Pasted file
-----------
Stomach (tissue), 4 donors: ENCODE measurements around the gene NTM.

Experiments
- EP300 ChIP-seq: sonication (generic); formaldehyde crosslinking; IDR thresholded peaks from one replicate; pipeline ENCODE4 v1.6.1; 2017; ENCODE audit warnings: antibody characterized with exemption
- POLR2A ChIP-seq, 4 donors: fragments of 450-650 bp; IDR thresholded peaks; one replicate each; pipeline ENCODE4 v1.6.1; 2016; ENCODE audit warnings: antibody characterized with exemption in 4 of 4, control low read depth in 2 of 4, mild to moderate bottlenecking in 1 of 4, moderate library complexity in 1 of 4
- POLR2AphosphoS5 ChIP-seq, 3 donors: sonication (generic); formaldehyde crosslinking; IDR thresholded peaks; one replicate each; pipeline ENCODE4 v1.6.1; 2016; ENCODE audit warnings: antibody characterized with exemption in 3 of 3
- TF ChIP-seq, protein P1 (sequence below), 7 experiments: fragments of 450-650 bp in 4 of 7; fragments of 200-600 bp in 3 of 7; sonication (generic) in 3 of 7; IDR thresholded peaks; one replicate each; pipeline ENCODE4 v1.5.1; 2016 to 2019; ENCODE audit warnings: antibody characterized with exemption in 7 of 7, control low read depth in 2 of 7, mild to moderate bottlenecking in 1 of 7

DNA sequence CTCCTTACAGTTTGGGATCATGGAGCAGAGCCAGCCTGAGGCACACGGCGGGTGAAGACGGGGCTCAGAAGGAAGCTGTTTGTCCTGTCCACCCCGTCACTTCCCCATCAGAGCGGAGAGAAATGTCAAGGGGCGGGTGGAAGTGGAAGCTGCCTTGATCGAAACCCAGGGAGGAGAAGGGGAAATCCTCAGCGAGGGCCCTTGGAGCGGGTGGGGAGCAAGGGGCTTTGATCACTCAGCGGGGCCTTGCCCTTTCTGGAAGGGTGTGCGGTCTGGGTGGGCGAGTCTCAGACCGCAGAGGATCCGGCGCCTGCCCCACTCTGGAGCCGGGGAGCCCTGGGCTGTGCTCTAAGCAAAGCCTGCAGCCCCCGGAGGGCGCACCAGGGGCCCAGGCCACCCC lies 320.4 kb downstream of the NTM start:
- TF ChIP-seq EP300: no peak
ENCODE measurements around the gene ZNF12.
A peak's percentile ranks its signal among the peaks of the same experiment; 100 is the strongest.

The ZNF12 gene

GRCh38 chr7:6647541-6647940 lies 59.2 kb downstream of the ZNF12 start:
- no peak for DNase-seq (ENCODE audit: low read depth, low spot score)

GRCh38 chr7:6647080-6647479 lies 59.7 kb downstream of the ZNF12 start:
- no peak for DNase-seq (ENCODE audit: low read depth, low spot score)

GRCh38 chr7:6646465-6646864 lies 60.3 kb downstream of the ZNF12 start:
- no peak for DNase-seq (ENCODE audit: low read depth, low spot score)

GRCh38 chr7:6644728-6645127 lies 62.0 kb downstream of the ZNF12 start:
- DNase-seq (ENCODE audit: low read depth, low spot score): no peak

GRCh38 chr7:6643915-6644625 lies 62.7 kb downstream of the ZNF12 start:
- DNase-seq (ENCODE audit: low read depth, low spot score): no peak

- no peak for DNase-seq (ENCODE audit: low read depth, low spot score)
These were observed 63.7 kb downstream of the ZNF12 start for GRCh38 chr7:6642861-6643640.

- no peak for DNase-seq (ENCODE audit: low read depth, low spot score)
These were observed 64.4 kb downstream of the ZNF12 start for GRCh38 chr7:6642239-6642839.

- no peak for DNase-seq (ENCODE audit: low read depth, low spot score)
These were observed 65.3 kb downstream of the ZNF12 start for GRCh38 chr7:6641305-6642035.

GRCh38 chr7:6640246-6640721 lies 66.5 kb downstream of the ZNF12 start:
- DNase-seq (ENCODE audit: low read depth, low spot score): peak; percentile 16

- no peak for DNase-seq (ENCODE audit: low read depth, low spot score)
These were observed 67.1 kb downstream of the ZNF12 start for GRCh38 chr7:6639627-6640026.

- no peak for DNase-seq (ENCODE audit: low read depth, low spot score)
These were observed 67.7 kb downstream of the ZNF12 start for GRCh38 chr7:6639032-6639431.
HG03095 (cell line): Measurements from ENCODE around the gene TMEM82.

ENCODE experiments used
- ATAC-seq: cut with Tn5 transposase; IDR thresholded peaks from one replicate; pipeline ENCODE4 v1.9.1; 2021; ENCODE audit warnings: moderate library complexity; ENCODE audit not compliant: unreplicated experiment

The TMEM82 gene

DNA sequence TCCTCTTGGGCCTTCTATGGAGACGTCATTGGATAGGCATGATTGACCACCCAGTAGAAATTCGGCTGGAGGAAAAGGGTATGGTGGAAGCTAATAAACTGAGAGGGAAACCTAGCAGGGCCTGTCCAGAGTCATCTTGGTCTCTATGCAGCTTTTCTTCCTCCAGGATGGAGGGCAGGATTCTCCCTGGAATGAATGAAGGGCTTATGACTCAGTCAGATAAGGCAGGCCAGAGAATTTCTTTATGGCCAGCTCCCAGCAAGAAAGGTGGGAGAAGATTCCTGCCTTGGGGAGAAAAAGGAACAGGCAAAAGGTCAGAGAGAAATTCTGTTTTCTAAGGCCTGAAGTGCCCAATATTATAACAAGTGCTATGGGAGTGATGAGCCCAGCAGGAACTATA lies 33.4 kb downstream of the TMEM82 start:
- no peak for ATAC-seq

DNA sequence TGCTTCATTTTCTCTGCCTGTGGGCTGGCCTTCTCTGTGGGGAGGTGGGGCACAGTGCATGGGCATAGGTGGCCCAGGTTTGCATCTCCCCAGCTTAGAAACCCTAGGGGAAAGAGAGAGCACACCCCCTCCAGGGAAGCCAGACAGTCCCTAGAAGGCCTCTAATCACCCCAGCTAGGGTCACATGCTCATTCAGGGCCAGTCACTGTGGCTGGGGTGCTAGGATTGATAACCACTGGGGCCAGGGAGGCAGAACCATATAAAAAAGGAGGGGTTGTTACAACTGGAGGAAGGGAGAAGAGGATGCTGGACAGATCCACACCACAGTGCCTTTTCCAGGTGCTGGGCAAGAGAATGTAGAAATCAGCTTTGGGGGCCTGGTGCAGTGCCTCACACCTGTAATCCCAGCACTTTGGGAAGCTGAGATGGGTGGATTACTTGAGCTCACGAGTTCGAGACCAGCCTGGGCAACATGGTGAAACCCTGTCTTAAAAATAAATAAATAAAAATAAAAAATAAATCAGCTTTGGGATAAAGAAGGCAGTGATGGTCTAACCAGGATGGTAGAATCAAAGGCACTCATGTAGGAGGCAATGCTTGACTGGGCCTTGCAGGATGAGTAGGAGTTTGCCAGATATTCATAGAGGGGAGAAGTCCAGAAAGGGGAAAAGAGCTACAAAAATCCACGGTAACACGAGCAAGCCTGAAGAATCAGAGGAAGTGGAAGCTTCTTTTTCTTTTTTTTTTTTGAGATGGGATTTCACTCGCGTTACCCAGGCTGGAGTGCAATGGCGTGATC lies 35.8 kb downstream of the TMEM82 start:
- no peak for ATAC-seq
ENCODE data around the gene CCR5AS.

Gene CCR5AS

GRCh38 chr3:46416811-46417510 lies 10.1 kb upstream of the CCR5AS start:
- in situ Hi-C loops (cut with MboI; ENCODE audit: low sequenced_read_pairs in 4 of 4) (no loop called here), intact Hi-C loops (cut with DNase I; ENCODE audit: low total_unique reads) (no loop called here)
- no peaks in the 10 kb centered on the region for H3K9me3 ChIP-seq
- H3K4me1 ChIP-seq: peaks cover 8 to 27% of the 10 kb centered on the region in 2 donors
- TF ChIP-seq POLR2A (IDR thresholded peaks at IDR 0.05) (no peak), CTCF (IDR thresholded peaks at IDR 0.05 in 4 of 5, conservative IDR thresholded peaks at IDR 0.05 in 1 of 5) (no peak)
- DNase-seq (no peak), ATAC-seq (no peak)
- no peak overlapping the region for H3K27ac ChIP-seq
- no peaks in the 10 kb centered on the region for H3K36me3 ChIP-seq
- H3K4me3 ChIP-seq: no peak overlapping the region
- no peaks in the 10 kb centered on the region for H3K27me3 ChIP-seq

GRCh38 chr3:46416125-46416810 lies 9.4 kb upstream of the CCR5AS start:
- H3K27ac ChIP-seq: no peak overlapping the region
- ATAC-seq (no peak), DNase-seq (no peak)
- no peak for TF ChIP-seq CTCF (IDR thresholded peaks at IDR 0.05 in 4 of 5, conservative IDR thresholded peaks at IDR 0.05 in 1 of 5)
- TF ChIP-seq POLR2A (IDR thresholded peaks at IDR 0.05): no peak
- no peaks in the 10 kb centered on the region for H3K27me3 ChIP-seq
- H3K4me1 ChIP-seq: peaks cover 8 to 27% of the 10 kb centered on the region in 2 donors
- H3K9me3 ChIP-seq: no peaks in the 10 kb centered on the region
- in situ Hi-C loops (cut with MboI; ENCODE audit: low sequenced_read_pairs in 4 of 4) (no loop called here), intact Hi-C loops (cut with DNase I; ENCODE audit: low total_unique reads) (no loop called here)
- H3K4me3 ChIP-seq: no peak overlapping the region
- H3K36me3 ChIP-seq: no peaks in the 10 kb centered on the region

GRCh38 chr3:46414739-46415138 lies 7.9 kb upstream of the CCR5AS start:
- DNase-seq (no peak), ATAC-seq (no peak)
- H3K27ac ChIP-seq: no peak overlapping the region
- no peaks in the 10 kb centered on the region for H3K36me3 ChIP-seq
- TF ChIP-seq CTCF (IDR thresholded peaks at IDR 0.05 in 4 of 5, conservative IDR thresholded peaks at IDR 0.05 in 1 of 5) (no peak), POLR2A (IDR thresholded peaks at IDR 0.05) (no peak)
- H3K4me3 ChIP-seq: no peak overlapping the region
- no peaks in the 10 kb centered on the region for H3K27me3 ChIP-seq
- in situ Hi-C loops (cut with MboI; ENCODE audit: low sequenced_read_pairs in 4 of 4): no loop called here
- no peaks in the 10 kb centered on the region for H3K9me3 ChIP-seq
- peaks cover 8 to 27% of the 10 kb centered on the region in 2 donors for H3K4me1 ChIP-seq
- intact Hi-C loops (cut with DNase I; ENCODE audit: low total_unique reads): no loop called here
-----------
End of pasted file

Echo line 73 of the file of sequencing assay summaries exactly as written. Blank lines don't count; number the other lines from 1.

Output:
- no peaks in the 10 kb centered on the region for H3K9me3 ChIP-seq